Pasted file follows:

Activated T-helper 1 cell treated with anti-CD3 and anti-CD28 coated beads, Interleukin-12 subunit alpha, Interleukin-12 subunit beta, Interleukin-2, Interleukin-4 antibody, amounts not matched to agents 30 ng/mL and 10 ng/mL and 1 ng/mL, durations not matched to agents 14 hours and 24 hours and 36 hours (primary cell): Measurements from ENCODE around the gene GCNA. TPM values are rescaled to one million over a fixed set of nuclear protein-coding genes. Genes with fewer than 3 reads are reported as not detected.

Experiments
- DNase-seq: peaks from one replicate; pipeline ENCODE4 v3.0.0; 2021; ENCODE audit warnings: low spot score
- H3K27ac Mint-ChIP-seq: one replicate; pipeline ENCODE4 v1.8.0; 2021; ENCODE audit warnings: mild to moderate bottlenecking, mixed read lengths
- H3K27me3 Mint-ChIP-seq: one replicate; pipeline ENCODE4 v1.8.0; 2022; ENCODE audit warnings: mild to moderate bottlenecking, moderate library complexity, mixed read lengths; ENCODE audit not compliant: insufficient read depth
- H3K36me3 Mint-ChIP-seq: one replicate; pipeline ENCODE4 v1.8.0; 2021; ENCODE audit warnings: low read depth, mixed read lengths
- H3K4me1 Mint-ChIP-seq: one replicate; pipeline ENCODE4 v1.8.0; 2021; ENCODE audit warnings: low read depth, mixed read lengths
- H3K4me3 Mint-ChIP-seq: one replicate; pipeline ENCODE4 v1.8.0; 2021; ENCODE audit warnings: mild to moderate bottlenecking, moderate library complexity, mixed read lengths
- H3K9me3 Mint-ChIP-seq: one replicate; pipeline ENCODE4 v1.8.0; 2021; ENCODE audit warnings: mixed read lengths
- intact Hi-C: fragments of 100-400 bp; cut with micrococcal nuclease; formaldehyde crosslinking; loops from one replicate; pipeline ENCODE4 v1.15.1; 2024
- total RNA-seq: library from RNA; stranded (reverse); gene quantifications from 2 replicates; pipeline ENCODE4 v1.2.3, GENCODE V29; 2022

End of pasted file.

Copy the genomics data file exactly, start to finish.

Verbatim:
Activated T-helper 1 cell treated with anti-CD3 and anti-CD28 coated beads, Interleukin-12 subunit alpha, Interleukin-12 subunit beta, Interleukin-2, Interleukin-4 antibody, amounts not matched to agents 30 ng/mL and 10 ng/mL and 1 ng/mL, durations not matched to agents 14 hours and 24 hours and 36 hours (primary cell): Measurements from ENCODE around the gene GCNA. TPM values are rescaled to one million over a fixed set of nuclear protein-coding genes. Genes with fewer than 3 reads are reported as not detected.

Experiments
- DNase-seq: peaks from one replicate; pipeline ENCODE4 v3.0.0; 2021; ENCODE audit warnings: low spot score
- H3K27ac Mint-ChIP-seq: one replicate; pipeline ENCODE4 v1.8.0; 2021; ENCODE audit warnings: mild to moderate bottlenecking, mixed read lengths
- H3K27me3 Mint-ChIP-seq: one replicate; pipeline ENCODE4 v1.8.0; 2022; ENCODE audit warnings: mild to moderate bottlenecking, moderate library complexity, mixed read lengths; ENCODE audit not compliant: insufficient read depth
- H3K36me3 Mint-ChIP-seq: one replicate; pipeline ENCODE4 v1.8.0; 2021; ENCODE audit warnings: low read depth, mixed read lengths
- H3K4me1 Mint-ChIP-seq: one replicate; pipeline ENCODE4 v1.8.0; 2021; ENCODE audit warnings: low read depth, mixed read lengths
- H3K4me3 Mint-ChIP-seq: one replicate; pipeline ENCODE4 v1.8.0; 2021; ENCODE audit warnings: mild to moderate bottlenecking, moderate library complexity, mixed read lengths
- H3K9me3 Mint-ChIP-seq: one replicate; pipeline ENCODE4 v1.8.0; 2021; ENCODE audit warnings: mixed read lengths
- intact Hi-C: fragments of 100-400 bp; cut with micrococcal nuclease; formaldehyde crosslinking; loops from one replicate; pipeline ENCODE4 v1.15.1; 2024
- total RNA-seq: library from RNA; stranded (reverse); gene quantifications from 2 replicates; pipeline ENCODE4 v1.2.3, GENCODE V29; 2022